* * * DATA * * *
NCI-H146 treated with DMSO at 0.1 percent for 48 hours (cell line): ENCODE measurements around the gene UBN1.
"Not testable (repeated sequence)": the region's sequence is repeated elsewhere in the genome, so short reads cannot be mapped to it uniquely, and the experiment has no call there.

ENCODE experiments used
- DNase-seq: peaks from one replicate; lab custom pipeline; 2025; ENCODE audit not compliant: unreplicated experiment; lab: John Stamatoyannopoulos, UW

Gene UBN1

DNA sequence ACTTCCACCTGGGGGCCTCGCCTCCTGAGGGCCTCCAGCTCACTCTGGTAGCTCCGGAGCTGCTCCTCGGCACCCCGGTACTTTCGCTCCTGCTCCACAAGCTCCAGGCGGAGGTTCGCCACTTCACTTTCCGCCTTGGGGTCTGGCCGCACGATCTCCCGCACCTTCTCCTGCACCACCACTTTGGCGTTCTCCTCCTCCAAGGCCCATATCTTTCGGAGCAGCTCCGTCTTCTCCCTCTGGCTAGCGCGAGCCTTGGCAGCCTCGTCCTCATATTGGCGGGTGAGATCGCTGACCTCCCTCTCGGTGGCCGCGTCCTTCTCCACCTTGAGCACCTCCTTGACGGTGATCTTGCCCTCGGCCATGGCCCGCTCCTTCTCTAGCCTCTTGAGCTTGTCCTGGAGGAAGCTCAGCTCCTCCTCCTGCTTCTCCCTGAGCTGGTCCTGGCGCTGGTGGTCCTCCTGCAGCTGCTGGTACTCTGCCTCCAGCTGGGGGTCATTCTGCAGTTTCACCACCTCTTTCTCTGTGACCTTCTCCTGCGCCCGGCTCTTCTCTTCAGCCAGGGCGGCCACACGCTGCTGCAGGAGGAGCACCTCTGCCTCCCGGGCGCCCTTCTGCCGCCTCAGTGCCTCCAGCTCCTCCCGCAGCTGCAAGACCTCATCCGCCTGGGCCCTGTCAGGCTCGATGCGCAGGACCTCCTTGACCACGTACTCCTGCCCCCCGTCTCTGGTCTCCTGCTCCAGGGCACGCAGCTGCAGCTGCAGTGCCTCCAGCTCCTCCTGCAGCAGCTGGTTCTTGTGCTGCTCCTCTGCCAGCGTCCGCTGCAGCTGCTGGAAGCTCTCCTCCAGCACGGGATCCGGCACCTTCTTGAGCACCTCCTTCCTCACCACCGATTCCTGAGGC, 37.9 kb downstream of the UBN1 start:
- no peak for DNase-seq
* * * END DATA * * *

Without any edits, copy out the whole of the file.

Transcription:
NCI-H146 treated with DMSO at 0.1 percent for 48 hours (cell line): ENCODE measurements around the gene UBN1.
"Not testable (repeated sequence)": the region's sequence is repeated elsewhere in the genome, so short reads cannot be mapped to it uniquely, and the experiment has no call there.

ENCODE experiments used
- DNase-seq: peaks from one replicate; lab custom pipeline; 2025; ENCODE audit not compliant: unreplicated experiment; lab: John Stamatoyannopoulos, UW

Gene UBN1

DNA sequence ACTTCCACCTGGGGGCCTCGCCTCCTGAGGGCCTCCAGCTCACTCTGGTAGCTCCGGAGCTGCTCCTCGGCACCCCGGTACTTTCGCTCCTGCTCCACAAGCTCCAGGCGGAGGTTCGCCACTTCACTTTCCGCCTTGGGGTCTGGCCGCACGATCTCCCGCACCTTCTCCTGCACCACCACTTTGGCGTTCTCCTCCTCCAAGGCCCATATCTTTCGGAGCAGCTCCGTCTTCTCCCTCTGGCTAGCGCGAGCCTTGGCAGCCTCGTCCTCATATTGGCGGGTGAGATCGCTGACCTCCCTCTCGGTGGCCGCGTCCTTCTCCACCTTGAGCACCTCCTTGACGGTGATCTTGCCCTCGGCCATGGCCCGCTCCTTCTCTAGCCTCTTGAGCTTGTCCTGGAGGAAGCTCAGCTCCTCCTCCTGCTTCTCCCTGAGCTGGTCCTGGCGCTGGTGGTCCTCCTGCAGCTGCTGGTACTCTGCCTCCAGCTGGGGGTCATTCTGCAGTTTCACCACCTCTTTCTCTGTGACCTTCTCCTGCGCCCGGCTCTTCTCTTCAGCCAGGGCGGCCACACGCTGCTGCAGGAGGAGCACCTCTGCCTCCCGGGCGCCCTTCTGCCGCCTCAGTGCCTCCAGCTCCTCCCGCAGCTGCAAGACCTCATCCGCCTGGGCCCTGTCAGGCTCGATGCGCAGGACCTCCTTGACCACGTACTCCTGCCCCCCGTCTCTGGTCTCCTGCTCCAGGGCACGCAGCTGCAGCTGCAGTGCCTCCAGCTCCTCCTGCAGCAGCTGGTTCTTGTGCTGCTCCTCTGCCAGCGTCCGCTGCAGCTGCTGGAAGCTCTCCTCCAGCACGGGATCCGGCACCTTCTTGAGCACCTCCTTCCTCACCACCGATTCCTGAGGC, 37.9 kb downstream of the UBN1 start:
- no peak for DNase-seq